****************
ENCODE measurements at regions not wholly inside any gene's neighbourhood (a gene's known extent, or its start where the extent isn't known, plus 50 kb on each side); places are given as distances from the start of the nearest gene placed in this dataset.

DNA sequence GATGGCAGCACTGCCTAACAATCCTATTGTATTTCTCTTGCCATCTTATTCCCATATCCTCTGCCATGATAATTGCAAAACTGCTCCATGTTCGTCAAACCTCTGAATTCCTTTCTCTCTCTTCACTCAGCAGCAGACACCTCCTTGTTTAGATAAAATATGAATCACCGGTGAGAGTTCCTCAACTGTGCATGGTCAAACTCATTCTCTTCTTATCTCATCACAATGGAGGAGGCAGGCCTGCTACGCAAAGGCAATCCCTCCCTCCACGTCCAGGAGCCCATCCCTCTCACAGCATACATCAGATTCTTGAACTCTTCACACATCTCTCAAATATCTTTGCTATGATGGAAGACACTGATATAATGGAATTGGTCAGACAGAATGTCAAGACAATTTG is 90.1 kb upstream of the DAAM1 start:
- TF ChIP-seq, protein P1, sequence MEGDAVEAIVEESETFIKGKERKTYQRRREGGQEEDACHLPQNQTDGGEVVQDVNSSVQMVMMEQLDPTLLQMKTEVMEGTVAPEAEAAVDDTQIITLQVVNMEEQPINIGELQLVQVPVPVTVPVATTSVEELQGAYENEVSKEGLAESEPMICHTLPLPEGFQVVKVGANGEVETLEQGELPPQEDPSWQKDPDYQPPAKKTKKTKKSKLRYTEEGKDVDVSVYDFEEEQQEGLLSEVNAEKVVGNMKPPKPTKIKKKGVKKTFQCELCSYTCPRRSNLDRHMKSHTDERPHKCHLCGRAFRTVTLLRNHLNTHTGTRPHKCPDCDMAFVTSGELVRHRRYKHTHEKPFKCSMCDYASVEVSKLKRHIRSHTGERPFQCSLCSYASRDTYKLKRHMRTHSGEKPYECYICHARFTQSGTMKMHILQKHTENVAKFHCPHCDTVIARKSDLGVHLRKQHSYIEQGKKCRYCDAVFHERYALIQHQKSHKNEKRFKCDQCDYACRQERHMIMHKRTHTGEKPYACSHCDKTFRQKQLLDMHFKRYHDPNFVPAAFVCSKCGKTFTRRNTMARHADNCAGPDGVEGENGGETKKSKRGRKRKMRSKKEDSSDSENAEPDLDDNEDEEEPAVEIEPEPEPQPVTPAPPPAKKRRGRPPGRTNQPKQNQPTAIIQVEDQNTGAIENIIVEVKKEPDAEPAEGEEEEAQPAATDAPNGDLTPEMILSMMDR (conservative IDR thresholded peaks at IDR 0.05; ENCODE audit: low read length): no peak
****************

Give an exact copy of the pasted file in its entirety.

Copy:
ENCODE measurements at regions not wholly inside any gene's neighbourhood (a gene's known extent, or its start where the extent isn't known, plus 50 kb on each side); places are given as distances from the start of the nearest gene placed in this dataset.

DNA sequence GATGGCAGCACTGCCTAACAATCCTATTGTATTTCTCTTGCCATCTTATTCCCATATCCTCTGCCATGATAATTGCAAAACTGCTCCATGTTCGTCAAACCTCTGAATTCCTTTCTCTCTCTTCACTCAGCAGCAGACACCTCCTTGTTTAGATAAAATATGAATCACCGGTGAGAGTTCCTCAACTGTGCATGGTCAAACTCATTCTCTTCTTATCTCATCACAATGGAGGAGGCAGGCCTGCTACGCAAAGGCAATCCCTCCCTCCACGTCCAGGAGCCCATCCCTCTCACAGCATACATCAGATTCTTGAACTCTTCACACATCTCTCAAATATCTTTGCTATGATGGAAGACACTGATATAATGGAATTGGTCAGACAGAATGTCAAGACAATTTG is 90.1 kb upstream of the DAAM1 start:
- TF ChIP-seq, protein P1, sequence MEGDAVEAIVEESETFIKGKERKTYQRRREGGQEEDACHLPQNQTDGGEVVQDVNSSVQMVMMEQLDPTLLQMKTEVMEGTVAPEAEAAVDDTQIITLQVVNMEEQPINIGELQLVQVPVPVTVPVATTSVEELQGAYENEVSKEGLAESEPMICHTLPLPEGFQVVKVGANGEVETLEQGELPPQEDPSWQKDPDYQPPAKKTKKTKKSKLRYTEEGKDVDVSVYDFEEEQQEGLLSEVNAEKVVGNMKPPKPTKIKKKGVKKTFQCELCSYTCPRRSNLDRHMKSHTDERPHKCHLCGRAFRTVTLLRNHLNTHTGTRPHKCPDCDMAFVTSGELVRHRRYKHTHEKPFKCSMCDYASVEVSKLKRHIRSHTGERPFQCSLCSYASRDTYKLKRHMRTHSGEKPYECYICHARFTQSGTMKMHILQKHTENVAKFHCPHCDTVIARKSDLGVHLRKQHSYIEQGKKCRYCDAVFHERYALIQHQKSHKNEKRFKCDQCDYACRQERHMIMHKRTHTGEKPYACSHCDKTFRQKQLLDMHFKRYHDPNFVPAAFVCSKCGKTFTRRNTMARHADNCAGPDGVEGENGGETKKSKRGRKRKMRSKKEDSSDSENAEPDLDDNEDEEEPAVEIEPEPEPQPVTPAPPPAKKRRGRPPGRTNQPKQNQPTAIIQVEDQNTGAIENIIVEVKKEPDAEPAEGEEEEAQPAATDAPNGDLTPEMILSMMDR (conservative IDR thresholded peaks at IDR 0.05; ENCODE audit: low read length): no peak